I picked up a copy of Goh Pit Khiam's Retrofit Puzzle at the recent Dutch Cube Day. I think it was one of my fiver-for-anything-on-the-table purchases from Jan – but I could be wrong on that – it’s definitely worth more than a fiver!
Retrofit was Walt Hoppe’s exchange puzzle from IPP31 in Berlin. It’s a neat little tray-packing puzzle where your aim is to fit five identical pieces (yes, I checked!) into the tray … the one little snag is that the tray has an overhang inside its lip which restricts the access rather a bit. It’s a neatly designed puzzle that puts the fifth piece inside a cut-out in the tray’s lid- which means that simply wrapping an elastic band around the puzzle keeps everything together nicely.
I’d played around, rather unsuccessfully with Retrofit for a little while, so when I headed north for a conference in Edinburgh recently, I took it along to pass the time in airports or on planes… and as luck would have it the first time I got a chance to pull out a puzzle was on the flight back down to Brum.
With a little fiddling I’d been able to work out that the lip generally accounted for a single voxel so I could effectively experiment out of the box and try and work out a configuration, and then engineer a means of assembling that inside the box…
I came up with a few potential candidates, but then failed totally at trying to work out how I might get them physically inside the tray… those sticky-outy-bits really manage to get in the way a lot!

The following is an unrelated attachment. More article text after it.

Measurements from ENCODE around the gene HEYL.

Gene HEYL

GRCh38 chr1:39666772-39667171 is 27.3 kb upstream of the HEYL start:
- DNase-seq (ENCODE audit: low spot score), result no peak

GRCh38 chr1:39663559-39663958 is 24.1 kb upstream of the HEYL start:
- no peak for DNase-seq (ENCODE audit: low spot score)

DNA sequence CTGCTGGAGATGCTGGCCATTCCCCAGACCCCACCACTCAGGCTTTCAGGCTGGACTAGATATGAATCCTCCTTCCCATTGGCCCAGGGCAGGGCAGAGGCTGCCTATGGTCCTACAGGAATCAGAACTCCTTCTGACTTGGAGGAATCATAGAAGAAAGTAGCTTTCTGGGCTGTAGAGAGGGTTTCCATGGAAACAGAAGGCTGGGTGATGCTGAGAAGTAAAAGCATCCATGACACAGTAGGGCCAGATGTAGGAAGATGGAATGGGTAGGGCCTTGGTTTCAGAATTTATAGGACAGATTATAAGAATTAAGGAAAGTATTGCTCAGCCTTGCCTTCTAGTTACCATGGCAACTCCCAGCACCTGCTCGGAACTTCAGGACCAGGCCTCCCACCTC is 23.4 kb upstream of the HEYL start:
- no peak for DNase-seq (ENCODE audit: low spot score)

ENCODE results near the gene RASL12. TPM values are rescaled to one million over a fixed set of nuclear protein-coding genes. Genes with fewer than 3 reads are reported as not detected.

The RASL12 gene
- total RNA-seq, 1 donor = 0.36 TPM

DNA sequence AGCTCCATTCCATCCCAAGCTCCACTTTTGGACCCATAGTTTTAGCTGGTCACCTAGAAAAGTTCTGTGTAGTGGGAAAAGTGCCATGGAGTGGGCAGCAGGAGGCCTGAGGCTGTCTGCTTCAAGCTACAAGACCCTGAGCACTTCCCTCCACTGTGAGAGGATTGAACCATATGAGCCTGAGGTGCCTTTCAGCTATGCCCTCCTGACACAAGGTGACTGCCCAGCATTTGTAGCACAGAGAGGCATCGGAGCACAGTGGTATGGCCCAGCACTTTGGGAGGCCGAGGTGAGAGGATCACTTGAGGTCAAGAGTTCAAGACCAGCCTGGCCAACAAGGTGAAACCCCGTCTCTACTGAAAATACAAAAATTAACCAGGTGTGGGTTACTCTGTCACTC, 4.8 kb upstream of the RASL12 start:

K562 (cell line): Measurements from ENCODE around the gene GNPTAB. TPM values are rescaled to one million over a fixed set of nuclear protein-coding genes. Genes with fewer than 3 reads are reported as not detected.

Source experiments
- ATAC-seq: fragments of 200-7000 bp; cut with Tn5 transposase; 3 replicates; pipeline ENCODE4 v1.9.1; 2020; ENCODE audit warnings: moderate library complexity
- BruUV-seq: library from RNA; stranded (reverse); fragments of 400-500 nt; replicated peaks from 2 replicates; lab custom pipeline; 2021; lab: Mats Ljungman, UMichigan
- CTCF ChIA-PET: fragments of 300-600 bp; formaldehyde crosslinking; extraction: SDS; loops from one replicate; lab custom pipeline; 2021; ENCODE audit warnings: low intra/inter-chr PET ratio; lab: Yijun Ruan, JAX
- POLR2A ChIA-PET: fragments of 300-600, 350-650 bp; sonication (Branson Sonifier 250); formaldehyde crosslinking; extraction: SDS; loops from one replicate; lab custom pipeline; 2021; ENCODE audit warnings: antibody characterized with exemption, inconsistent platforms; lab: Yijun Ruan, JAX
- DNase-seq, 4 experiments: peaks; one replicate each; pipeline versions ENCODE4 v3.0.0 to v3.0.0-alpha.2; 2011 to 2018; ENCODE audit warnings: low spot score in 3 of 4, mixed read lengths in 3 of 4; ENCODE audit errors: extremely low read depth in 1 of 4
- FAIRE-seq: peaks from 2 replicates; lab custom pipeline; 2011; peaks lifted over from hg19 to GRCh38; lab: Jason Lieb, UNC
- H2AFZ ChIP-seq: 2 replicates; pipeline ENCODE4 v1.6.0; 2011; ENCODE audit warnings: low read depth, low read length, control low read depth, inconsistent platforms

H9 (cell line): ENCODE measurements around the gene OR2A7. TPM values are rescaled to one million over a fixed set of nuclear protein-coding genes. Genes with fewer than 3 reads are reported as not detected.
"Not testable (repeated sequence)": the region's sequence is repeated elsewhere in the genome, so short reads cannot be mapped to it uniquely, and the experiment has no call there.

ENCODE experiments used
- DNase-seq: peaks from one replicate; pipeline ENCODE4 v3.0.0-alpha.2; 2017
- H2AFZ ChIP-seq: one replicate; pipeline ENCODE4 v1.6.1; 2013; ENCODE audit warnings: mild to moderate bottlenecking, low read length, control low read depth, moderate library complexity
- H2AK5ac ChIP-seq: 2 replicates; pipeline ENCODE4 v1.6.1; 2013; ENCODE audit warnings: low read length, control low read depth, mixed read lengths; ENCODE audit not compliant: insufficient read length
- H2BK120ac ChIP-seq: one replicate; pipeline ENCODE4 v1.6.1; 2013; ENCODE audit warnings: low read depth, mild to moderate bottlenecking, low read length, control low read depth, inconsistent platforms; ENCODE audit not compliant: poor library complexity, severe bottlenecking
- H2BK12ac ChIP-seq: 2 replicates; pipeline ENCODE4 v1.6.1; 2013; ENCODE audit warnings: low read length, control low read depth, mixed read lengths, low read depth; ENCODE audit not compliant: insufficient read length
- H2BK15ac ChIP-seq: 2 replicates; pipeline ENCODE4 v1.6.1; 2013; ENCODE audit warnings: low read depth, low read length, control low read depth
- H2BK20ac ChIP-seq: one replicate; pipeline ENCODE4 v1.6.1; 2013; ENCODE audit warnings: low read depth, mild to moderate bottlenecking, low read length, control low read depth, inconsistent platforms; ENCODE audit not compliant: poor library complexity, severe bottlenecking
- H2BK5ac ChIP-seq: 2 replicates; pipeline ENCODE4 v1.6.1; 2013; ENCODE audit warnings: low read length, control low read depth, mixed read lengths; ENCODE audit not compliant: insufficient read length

About half-way through the flight I’d abandoned my “logical” approach and began experimenting with interesting shapes and symmetries (interesting concept with five identical pieces!) and them stumbled across something rather interesting that lead me to the solution, which is really surprising and very elegant.
Cute travel puzzle that provides a nice little challenge, without leaving you tearing your hair out for days on end.
I picked up a copy of Seven Stellar Fragments from Mine’s little stall outside Izumiya on our IPP day-trip to Hakone.
Seven spikey bits of acrylic in varying shapes are provided and your goal is to build a pentagram – or five-pointed star. Immediately you spot the problem here: two pointy-bits too many… and so begins the puzzling…
I gave this one to a few folks to play with during the course of IPP and I think that Sherpa-Supreme Marc P was the first, and possibly the only, person who solved it there (doubtless I’ll be reminded of hordes of others in due course!).
Seeing his solution on the fold down tray table on the express into Tokyo served to confirm that the target shape was a standard, regular pentagram … on its own, not a huge amount of help!
Back at home I’d pick it up and have a bash at it every now and then, and normally end up trying the same things over and over willing them to work better, before putting it away and switching my attention elsewhere before having to admit I was thick!
I did manage to stumble across the solution eventually, and promptly did a Louis (I took out my phone and photographed the solution!) so that I wouldn’t have to toil quite as much next time…
The solution is pretty wicked – the internal cuts have been made deliberately very confusing, and Mine has succeeded on that front very well, making it a pretty darn decent challenge.